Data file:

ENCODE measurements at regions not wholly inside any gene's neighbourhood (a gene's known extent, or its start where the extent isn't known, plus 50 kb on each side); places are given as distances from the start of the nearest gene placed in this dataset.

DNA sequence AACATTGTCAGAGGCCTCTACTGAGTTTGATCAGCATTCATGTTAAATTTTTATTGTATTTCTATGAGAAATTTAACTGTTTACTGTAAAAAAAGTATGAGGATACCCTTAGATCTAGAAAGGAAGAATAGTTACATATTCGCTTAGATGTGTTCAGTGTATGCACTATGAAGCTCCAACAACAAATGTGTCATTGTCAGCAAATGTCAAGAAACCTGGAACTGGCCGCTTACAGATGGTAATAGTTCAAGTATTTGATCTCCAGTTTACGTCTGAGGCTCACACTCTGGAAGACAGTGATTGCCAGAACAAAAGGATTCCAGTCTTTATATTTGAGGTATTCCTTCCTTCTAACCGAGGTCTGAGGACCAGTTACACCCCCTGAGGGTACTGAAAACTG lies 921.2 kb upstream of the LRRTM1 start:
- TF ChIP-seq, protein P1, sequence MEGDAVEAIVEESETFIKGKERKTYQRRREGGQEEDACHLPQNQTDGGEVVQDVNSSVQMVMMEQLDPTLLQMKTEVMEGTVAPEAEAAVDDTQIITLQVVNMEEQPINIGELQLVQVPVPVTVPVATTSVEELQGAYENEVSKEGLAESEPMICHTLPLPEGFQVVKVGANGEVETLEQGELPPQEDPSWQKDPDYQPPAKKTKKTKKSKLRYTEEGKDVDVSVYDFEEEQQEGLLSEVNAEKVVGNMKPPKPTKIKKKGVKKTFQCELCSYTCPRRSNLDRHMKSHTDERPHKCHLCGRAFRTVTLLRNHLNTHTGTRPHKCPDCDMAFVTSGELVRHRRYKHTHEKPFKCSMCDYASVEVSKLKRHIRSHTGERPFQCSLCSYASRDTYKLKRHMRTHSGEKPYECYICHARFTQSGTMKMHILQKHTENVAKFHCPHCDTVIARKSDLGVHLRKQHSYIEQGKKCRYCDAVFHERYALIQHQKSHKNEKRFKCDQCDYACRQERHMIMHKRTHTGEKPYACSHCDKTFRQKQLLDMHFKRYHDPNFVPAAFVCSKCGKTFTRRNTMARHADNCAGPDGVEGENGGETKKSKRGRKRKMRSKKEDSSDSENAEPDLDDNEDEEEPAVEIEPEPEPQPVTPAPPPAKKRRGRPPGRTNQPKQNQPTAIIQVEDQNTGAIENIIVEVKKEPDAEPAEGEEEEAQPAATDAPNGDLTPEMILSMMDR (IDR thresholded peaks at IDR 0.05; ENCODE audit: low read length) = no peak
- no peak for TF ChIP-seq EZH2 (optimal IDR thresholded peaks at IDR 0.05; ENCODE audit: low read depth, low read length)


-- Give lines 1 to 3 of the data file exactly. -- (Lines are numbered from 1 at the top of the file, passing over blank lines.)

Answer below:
ENCODE measurements at regions not wholly inside any gene's neighbourhood (a gene's known extent, or its start where the extent isn't known, plus 50 kb on each side); places are given as distances from the start of the nearest gene placed in this dataset.

DNA sequence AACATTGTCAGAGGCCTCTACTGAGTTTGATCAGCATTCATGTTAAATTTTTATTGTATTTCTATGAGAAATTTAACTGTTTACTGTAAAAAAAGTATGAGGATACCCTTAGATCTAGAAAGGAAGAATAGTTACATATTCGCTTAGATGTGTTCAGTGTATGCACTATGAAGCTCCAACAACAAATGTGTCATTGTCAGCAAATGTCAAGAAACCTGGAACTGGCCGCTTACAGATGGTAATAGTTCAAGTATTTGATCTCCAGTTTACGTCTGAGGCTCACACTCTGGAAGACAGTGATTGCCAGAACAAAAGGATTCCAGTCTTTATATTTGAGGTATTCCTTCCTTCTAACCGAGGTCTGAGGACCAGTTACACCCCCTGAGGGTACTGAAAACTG lies 921.2 kb upstream of the LRRTM1 start:
- TF ChIP-seq, protein P1, sequence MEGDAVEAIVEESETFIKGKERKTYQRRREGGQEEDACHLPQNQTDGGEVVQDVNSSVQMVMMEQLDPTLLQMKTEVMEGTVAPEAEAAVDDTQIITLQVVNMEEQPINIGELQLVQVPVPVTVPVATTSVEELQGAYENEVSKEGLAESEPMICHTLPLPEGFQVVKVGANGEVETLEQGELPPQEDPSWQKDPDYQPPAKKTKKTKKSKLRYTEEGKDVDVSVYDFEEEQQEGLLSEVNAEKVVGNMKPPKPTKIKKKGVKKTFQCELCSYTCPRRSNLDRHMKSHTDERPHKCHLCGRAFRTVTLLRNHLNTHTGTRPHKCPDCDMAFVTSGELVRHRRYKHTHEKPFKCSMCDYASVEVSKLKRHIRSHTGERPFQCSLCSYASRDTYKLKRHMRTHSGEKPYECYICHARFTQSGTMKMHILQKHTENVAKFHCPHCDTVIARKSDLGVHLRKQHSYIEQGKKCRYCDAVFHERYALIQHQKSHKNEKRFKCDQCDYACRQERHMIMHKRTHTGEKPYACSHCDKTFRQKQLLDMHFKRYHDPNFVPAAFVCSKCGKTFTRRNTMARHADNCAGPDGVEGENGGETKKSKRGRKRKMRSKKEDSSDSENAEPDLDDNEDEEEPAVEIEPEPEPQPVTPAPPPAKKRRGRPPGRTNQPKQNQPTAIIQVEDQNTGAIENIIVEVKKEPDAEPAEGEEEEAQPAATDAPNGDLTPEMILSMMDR (IDR thresholded peaks at IDR 0.05; ENCODE audit: low read length) = no peak